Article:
In fact, when I think about the EMC Enterprise Hybrid Cloud, it makes me want to party like it’s 2003.

End of Support for Windows Server 2003

Windows Server 2003 will reach what Microsoft refers to as End of Support on July 14, 2015. After that date, customers will need to pay for a custom support agreement from Microsoft in order to continue to receive any support on that version of Windows. You might be sitting there thinking, “Who cares? How many servers running Windows Server 2003 could still be out there?” The answer: a lot.

In fact, we’ve spoken with customers that still have thousands of servers running Windows Server 2003. It’s a major effort to migrate from Windows Server 2003 to a more modern version like Windows Server 2012, bringing customers dangerously close to the End of Support date for Windows Server 2003.

Let’s talk about how the EMC Enterprise Hybrid Cloud can help.

To The Cloud!

Imagine you’re that organization that still has thousands of servers running Windows Server 2003. This isn’t a case of needing to migrate off the underlying hardware, so you can’t simply convert these servers to virtual machines and call it a day. To solve this problem, you actually need to deploy new servers running a modern version of Windows and replatform your applications. Without a modern cloud infrastructure like the EMC Enterprise Hybrid Cloud, that likely means a lot of manual provisioning of new virtual machines using lots of spreadsheets. IT becomes the bottleneck in terms of provisioning the servers and making sure the individual requirements of each server are met.

With the EMC Enterprise Hybrid Cloud, IT can allow application owners to provision their own servers at their own pace all through a service catalog. Instead of managing spreadsheets that are prone to human error, you can let the folks who know the systems better do the actual provisioning of servers. IT is no longer the bottleneck. Multiple application owners can provision servers to their specific requirements on their own which can significantly increase the speed of server deployment.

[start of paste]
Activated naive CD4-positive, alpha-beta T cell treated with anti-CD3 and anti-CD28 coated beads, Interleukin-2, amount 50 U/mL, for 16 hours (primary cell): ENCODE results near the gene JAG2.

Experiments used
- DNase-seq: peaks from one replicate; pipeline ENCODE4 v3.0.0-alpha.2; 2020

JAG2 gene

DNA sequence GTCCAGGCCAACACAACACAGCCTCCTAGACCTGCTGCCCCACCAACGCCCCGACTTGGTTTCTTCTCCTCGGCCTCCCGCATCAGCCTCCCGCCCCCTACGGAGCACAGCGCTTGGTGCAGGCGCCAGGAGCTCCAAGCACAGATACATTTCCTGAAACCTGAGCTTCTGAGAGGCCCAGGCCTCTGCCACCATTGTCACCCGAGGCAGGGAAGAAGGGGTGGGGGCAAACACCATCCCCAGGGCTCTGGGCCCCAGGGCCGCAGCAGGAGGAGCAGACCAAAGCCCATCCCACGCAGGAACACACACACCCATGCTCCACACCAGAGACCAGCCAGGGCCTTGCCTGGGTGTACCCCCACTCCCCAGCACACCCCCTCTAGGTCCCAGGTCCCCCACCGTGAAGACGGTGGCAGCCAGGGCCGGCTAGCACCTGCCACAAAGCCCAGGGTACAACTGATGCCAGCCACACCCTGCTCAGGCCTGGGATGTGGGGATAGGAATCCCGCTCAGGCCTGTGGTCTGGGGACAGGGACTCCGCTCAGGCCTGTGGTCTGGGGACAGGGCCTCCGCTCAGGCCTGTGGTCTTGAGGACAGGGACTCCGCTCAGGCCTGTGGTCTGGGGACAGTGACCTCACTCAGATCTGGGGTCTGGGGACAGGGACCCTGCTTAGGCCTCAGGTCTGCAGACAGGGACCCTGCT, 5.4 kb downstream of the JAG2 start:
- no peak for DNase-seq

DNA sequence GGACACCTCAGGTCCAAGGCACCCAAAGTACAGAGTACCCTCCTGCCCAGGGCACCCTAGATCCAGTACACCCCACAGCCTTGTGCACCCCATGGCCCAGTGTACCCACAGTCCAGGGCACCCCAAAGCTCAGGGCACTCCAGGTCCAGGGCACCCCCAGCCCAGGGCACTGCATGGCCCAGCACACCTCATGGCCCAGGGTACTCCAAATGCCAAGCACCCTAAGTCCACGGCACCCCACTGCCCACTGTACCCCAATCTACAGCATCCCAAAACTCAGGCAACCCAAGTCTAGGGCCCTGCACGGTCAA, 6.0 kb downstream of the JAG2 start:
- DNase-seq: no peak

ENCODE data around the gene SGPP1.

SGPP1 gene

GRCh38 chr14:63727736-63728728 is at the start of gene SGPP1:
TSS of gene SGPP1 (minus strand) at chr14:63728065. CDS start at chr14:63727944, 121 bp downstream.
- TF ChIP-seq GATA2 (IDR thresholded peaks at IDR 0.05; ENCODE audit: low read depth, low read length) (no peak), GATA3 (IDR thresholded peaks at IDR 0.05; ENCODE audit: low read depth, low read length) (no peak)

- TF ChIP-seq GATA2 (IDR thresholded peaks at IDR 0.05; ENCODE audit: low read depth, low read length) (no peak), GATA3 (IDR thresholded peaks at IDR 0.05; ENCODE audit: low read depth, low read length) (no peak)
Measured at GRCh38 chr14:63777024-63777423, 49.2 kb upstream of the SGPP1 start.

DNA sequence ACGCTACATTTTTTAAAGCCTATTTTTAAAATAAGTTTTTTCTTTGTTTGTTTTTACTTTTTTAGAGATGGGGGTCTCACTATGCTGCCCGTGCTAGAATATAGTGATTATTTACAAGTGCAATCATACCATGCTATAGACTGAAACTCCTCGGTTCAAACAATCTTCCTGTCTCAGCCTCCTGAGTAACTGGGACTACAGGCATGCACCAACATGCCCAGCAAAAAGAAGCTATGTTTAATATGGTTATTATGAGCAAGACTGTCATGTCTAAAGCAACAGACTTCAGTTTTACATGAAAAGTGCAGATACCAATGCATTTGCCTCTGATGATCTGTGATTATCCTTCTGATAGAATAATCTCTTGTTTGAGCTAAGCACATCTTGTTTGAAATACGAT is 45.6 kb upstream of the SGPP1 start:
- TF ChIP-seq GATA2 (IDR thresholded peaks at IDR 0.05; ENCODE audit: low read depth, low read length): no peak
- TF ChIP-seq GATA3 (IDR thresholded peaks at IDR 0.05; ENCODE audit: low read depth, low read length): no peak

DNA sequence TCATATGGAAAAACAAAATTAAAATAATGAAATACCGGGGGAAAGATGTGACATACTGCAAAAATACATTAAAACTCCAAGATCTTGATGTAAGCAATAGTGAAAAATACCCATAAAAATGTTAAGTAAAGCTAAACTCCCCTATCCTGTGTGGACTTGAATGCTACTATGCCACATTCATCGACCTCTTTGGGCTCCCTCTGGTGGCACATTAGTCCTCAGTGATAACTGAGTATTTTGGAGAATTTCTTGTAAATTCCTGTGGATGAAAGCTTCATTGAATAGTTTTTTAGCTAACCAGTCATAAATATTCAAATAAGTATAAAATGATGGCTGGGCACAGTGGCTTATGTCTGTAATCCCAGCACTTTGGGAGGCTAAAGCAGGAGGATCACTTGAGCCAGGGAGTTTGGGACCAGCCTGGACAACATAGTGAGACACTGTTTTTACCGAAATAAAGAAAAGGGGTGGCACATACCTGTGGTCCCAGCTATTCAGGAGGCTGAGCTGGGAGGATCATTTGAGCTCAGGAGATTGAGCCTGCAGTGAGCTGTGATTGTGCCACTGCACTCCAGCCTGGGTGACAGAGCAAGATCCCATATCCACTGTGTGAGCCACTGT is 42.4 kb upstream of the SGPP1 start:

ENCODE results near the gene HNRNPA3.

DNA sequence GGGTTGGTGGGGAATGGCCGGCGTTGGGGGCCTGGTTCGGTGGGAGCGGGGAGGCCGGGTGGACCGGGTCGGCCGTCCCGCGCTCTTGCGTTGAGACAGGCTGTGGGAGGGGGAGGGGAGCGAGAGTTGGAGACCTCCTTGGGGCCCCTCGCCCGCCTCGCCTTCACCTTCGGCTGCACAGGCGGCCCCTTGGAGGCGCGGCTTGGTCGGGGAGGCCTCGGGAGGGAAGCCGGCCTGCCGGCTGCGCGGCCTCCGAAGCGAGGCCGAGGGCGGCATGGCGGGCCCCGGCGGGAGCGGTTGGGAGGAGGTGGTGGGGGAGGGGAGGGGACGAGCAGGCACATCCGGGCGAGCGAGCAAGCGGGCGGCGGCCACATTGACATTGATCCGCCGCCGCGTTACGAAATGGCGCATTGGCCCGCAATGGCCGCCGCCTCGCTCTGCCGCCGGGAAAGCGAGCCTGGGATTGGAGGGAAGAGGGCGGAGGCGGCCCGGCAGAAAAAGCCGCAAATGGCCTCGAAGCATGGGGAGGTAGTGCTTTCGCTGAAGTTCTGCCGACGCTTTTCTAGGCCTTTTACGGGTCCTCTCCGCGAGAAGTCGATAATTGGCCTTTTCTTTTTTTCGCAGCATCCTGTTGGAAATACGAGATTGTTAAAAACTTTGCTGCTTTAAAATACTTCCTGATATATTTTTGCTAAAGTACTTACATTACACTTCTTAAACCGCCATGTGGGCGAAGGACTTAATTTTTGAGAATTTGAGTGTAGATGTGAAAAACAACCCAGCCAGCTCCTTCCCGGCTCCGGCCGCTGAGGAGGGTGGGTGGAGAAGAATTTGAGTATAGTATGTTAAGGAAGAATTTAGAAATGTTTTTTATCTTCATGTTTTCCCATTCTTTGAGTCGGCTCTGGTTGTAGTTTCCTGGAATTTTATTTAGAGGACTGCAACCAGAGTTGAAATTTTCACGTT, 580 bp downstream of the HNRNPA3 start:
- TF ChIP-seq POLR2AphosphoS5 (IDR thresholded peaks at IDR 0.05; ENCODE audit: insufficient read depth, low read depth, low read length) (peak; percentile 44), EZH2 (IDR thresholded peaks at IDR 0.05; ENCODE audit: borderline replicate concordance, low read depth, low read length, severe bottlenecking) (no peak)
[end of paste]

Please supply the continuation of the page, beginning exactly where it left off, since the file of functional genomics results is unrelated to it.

Measure and Monitor

Provisioning new servers is just one step in the process. You’ll also want to be able to monitor these servers better than you could before. Part of the EMC Enterprise Hybrid Cloud solution is VMware’s vCenter Operations (now referred to as vRealize Operations), which provides enhanced visibility into the performance characteristics of your servers. All workloads provisioned onto the EMC Enterprise Hybrid Cloud are automatically monitored by vCOPs, providing realtime visibility into their performance characteristics. It also provides another valuable piece of data: capacity planning. vCOPs can look at the workloads that have been provisioned and make a determination as to whether or not they are oversized. This opens up the opportunity to right-size servers that the application owner may have oversized.

Another area where the EMC Enterprise Hybrid Cloud helps is with providing the true cost of deploying and maintaining these servers. With the EMC Enterprise Hybrid Cloud, you can assign costs to each component in a server and provide the true cost of deployment and maintenance. By providing the cost of each server, application owners can easily compare the cost of that server running on the EMC Enterprise Hybrid Cloud with the cost of running the same server on a public cloud like vCloud Air—allowing them to make intelligent decisions about where their workload should run. You could then use the cost models to charge the business units for the servers they provision.

Many organizations are not quite ready for a chargeback model but still want to be able to report on the costs. The EMC Enterprise Hybrid Cloud can provide “showback” (or my favorite, “shameback”) costs to the application owners so they can see what this would cost in case your organization ever adopts a chargeback model.

Don’t Forget Backup

You’ve gone to the trouble of provisioning hundreds or even thousands of new servers to support your Windows Server 2003 replatforming effort. You’re monitoring these new servers better than you have before, and you can even calculate the cost of each. Clearly these workloads are important to you so you probably want to protect them, right? There’s an app for that!